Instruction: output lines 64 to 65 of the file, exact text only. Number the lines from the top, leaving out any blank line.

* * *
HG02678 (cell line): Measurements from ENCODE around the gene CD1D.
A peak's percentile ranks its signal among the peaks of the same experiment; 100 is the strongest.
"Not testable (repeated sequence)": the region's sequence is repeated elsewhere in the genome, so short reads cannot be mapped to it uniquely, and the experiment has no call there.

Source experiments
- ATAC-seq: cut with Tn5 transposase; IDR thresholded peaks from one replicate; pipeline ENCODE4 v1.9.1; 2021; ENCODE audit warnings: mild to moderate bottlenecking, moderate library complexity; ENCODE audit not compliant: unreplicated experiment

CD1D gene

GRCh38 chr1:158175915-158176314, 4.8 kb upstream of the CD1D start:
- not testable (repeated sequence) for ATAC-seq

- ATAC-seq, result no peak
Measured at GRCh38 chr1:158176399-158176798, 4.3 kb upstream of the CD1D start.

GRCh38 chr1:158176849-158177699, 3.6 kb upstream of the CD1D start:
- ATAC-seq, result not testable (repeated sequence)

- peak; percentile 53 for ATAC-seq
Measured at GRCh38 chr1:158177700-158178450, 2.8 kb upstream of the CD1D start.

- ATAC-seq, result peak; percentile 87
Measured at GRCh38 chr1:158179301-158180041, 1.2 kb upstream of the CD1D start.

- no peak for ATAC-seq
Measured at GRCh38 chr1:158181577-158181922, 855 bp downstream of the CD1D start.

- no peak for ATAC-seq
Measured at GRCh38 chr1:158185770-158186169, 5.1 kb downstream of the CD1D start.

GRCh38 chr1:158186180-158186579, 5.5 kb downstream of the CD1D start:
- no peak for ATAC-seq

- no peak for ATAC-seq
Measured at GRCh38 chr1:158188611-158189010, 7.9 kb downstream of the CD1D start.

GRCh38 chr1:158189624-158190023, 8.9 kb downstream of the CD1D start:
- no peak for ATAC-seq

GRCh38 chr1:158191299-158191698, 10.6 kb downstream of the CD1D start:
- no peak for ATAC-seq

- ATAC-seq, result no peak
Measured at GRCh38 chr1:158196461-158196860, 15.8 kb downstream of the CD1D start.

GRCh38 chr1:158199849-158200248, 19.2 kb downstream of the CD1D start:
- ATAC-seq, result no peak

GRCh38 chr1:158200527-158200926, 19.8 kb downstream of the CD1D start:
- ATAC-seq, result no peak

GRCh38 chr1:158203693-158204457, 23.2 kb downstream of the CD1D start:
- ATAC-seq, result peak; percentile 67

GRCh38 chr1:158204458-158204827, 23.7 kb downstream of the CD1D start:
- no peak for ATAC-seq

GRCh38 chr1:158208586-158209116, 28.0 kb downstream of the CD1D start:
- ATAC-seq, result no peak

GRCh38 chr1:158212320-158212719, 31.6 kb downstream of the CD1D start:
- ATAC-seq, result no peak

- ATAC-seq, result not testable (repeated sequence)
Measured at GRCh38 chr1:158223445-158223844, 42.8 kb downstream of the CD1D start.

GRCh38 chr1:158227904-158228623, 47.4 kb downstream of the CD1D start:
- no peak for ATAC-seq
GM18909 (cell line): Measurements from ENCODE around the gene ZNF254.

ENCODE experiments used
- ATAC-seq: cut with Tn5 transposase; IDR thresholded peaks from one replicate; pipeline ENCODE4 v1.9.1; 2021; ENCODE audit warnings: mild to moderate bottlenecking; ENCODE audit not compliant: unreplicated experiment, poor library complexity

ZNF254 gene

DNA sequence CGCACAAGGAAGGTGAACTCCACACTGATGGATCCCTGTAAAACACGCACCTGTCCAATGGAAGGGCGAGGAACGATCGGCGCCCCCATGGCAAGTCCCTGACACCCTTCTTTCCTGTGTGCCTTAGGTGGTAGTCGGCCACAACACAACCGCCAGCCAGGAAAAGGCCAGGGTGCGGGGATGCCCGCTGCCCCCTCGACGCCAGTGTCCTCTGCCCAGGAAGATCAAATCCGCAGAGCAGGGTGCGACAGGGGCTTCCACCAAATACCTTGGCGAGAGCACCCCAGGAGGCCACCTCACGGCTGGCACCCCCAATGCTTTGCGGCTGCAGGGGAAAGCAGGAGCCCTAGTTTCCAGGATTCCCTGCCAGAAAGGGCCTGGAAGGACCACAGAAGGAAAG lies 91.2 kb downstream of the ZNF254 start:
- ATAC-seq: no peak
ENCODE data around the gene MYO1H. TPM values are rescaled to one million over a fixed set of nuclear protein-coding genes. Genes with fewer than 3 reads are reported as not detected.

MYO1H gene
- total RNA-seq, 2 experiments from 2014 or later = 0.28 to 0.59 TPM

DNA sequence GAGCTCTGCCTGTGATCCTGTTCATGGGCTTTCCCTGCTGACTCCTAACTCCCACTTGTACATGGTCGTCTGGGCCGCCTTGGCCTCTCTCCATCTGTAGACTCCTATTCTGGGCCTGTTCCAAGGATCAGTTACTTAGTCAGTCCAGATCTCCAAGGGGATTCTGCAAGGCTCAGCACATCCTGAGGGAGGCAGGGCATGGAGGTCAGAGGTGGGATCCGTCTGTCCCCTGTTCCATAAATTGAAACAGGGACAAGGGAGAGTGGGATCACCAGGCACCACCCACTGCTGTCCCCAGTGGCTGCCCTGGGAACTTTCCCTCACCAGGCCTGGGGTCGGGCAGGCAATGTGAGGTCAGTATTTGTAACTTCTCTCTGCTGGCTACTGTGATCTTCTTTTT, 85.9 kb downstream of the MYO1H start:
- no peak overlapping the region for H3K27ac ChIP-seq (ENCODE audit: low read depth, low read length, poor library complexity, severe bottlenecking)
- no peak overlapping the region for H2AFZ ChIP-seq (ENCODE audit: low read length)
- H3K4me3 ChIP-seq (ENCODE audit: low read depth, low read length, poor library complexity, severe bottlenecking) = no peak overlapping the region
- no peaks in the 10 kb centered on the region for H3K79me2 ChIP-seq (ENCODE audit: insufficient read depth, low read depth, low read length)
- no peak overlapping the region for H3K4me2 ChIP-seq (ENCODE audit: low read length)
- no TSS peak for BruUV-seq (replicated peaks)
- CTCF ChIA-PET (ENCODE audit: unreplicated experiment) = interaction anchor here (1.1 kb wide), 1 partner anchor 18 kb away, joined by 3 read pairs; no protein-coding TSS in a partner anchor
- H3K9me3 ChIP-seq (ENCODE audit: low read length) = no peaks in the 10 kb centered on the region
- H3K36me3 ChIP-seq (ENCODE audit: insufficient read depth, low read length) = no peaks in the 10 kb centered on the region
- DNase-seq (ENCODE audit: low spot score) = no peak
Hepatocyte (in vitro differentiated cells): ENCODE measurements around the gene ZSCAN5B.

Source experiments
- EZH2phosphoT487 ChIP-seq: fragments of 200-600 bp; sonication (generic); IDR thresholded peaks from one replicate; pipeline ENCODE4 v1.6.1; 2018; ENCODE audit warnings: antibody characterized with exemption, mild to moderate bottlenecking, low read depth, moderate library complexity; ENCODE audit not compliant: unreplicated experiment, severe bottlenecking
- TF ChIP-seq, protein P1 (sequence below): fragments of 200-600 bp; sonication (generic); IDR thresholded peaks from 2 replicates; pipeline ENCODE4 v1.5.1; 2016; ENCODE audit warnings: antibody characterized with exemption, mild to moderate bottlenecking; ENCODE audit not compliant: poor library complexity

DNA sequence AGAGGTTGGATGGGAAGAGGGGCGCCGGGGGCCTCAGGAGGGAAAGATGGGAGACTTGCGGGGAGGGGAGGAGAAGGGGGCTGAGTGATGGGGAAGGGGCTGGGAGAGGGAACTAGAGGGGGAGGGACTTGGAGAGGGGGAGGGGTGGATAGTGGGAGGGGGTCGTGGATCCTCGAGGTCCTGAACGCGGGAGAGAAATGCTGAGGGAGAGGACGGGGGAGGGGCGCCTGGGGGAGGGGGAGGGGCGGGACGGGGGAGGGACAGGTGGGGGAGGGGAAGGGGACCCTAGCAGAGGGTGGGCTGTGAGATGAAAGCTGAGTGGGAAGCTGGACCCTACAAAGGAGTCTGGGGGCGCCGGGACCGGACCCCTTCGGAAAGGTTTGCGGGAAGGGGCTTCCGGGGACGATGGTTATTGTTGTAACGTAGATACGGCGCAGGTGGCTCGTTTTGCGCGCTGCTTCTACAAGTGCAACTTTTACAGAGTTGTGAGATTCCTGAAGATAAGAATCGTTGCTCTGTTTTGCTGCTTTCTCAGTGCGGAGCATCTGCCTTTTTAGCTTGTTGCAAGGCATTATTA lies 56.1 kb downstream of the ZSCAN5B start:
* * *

- H3K9me3 ChIP-seq (ENCODE audit: low read length) = no peaks in the 10 kb centered on the region
- H3K36me3 ChIP-seq (ENCODE audit: insufficient read depth, low read length) = no peaks in the 10 kb centered on the region